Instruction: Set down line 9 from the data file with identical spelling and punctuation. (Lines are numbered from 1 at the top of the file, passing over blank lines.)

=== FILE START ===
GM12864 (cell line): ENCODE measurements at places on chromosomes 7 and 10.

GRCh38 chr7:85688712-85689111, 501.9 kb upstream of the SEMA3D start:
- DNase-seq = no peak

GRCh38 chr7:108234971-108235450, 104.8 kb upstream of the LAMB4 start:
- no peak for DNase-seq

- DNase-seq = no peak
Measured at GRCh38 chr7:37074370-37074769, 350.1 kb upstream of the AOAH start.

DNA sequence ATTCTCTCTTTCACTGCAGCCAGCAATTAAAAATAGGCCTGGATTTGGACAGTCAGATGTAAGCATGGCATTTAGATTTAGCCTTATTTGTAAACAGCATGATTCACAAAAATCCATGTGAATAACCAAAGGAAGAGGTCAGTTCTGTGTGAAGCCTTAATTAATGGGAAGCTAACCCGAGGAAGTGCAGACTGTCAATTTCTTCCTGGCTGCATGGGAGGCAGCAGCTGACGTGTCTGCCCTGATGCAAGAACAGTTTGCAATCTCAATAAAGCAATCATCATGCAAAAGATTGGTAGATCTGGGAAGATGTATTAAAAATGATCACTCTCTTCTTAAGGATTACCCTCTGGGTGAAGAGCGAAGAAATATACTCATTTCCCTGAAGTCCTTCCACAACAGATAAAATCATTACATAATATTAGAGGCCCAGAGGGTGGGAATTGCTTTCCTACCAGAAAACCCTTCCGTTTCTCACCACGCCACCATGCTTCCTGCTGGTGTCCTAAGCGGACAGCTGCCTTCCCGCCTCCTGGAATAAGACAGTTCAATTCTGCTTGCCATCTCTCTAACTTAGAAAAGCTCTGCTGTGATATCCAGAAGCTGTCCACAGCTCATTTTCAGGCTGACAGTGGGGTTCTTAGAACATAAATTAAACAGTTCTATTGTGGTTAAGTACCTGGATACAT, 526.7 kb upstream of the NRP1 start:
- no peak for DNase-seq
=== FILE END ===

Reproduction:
- no peak for DNase-seq